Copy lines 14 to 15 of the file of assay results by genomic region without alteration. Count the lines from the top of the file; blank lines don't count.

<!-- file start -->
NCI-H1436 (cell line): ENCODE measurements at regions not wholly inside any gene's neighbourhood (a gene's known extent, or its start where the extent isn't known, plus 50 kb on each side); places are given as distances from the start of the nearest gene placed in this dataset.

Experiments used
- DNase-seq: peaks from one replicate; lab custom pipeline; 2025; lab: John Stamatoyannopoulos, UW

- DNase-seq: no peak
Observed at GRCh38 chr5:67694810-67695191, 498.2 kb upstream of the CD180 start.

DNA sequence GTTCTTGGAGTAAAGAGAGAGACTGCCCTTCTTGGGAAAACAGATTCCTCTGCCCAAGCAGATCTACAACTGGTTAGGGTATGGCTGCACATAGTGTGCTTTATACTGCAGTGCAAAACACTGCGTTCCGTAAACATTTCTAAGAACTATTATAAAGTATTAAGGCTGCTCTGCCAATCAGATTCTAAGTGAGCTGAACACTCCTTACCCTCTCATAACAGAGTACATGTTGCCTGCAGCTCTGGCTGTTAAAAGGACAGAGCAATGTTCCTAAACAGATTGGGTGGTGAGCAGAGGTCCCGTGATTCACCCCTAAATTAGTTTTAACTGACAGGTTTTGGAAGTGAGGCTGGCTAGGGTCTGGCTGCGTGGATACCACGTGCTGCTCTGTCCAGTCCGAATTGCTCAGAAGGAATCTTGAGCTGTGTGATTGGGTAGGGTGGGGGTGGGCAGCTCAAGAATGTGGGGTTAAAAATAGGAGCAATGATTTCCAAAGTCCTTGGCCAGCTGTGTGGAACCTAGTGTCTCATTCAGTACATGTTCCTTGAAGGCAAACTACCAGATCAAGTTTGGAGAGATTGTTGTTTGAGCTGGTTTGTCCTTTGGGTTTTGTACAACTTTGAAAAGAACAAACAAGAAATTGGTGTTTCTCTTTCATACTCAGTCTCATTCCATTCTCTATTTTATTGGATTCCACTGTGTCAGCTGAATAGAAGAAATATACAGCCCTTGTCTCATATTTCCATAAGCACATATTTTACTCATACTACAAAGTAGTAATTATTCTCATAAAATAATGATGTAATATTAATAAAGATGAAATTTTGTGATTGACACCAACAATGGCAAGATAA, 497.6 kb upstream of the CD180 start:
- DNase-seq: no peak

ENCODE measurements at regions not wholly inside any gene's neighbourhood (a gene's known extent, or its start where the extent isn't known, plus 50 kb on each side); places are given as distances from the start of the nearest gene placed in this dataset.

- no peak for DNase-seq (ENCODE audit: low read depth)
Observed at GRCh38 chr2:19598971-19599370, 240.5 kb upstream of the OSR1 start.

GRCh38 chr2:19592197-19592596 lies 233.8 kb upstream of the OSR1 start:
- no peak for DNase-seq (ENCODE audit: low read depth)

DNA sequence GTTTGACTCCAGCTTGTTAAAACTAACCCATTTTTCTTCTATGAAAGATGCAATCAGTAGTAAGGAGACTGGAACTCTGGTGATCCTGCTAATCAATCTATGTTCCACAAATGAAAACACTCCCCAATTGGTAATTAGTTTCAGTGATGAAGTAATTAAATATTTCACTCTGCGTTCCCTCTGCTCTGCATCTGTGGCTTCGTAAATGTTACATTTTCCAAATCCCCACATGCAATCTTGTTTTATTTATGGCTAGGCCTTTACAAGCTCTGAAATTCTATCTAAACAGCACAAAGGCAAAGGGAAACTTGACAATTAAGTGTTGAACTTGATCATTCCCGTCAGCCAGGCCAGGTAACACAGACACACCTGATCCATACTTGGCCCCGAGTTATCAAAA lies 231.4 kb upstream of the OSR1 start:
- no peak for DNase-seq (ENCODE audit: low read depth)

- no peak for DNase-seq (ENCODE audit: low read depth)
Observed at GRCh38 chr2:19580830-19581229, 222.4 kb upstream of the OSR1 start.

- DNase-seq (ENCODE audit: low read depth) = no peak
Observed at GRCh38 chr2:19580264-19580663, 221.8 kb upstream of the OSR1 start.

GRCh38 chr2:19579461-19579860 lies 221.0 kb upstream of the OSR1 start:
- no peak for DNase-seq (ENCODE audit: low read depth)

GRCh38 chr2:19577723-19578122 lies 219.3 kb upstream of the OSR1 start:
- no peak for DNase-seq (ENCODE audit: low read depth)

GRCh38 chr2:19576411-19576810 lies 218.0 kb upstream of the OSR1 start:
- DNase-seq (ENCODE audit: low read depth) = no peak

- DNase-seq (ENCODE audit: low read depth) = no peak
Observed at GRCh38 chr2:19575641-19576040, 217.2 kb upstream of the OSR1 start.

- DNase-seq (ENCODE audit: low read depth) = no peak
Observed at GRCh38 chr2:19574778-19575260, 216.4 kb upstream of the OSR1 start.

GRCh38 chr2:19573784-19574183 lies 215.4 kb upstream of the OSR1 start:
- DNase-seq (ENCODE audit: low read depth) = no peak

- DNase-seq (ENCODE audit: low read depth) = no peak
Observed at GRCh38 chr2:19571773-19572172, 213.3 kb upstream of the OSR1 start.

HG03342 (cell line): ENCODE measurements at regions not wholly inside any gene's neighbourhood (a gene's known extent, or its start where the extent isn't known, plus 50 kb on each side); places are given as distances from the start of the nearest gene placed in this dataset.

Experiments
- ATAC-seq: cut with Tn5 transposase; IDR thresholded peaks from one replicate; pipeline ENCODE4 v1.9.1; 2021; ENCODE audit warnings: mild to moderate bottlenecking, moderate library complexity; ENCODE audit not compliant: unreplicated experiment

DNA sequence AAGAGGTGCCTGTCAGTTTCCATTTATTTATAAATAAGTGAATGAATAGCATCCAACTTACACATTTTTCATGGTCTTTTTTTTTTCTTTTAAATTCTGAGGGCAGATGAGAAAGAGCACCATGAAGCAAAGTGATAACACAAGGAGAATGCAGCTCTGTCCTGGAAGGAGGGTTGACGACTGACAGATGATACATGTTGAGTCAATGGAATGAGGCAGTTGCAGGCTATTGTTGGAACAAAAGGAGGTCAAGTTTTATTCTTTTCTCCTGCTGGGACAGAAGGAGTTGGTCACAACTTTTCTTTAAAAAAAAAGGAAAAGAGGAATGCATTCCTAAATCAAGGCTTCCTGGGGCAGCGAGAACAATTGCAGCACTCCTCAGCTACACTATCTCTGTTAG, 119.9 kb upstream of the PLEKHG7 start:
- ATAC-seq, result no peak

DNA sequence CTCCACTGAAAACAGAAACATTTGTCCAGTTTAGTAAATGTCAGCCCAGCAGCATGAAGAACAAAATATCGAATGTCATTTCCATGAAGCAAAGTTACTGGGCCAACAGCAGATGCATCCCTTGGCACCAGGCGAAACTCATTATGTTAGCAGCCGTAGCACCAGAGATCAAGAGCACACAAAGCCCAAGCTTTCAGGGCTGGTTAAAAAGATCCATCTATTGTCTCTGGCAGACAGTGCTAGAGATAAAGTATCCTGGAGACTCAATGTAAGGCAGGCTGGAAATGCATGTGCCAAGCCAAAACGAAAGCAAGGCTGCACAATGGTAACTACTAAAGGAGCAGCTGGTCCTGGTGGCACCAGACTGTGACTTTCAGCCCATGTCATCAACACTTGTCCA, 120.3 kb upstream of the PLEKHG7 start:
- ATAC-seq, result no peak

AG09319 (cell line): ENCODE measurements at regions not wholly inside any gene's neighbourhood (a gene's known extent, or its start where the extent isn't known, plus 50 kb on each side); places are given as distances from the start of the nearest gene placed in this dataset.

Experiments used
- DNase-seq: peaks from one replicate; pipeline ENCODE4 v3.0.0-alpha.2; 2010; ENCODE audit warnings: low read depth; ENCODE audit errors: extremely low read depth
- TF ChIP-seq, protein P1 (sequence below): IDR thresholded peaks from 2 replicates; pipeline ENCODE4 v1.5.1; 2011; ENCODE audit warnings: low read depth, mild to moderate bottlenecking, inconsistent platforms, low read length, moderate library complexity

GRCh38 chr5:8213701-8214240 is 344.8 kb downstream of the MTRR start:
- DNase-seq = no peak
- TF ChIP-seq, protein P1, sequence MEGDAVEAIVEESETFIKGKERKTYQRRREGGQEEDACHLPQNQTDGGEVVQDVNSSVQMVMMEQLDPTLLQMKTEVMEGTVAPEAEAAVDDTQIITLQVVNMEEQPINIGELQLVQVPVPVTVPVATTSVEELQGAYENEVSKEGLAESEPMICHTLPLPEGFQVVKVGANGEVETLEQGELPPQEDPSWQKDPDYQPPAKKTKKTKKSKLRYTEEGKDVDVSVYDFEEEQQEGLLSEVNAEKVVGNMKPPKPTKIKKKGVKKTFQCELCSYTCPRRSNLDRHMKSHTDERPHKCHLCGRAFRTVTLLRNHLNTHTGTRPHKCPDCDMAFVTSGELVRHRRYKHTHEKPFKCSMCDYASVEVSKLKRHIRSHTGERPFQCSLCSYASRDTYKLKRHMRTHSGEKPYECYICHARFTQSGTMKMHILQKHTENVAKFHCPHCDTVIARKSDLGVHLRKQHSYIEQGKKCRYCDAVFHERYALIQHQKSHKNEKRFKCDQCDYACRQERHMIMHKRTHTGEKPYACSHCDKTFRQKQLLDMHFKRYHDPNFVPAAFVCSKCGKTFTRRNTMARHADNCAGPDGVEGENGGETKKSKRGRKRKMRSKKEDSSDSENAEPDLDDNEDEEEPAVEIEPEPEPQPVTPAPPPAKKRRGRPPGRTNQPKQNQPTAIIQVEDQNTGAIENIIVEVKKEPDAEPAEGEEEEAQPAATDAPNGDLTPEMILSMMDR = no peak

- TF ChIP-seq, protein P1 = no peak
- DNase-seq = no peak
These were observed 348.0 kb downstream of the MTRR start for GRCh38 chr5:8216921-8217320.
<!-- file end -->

- no peak for DNase-seq (ENCODE audit: low read depth)

- no peak for DNase-seq (ENCODE audit: low read depth)